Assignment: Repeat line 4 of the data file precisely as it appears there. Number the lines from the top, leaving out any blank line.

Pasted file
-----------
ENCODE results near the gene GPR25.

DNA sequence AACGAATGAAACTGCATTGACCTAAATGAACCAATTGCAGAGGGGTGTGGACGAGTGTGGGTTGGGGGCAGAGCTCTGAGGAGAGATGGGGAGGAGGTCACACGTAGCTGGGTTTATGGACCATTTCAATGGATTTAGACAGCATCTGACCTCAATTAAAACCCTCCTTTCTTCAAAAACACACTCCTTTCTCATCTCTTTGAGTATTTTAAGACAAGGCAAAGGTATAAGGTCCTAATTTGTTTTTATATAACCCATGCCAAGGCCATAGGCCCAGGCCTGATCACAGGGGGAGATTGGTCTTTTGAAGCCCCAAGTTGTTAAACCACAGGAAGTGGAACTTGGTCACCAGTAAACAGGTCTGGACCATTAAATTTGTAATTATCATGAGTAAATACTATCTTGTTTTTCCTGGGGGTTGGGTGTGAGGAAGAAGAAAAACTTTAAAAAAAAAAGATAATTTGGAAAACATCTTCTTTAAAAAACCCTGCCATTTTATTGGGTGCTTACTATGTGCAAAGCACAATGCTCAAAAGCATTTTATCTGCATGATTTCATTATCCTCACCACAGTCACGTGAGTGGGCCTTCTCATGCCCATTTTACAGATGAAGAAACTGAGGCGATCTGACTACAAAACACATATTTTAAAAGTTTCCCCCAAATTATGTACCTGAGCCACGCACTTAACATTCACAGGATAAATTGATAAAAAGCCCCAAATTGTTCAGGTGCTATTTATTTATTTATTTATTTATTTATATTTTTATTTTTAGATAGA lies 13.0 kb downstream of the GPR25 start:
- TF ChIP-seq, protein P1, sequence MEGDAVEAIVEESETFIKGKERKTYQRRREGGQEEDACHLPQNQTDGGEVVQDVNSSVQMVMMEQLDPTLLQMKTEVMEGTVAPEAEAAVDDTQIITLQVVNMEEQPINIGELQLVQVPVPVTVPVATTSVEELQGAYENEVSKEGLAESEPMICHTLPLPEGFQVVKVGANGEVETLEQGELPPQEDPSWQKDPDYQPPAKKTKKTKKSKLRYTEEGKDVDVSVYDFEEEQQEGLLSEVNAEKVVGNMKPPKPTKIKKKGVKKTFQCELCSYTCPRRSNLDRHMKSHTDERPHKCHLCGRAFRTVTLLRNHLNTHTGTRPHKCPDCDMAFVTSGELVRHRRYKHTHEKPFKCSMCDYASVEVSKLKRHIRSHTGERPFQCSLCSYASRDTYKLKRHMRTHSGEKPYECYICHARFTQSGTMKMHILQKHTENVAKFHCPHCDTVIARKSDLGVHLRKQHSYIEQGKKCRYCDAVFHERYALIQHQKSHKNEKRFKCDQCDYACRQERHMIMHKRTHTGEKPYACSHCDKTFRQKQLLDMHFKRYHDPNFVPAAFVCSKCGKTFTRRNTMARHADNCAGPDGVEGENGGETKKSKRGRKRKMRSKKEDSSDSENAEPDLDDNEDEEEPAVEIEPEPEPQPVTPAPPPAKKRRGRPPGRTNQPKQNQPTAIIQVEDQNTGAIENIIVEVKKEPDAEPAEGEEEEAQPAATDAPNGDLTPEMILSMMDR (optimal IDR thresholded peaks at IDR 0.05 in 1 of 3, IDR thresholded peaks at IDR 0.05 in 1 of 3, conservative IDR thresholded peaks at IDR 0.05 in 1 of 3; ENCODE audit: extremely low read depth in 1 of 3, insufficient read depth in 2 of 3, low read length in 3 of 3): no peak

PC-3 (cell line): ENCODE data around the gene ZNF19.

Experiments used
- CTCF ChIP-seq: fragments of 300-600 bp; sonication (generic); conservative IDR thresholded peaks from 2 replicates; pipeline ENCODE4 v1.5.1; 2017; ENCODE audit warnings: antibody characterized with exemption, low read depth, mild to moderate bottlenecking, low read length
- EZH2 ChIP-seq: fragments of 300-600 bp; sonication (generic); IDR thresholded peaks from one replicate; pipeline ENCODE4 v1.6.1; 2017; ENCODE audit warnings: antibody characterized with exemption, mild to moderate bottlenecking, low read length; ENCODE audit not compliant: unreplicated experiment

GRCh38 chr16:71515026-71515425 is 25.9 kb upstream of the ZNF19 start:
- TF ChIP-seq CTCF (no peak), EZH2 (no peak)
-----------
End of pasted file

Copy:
PC-3 (cell line): ENCODE data around the gene ZNF19.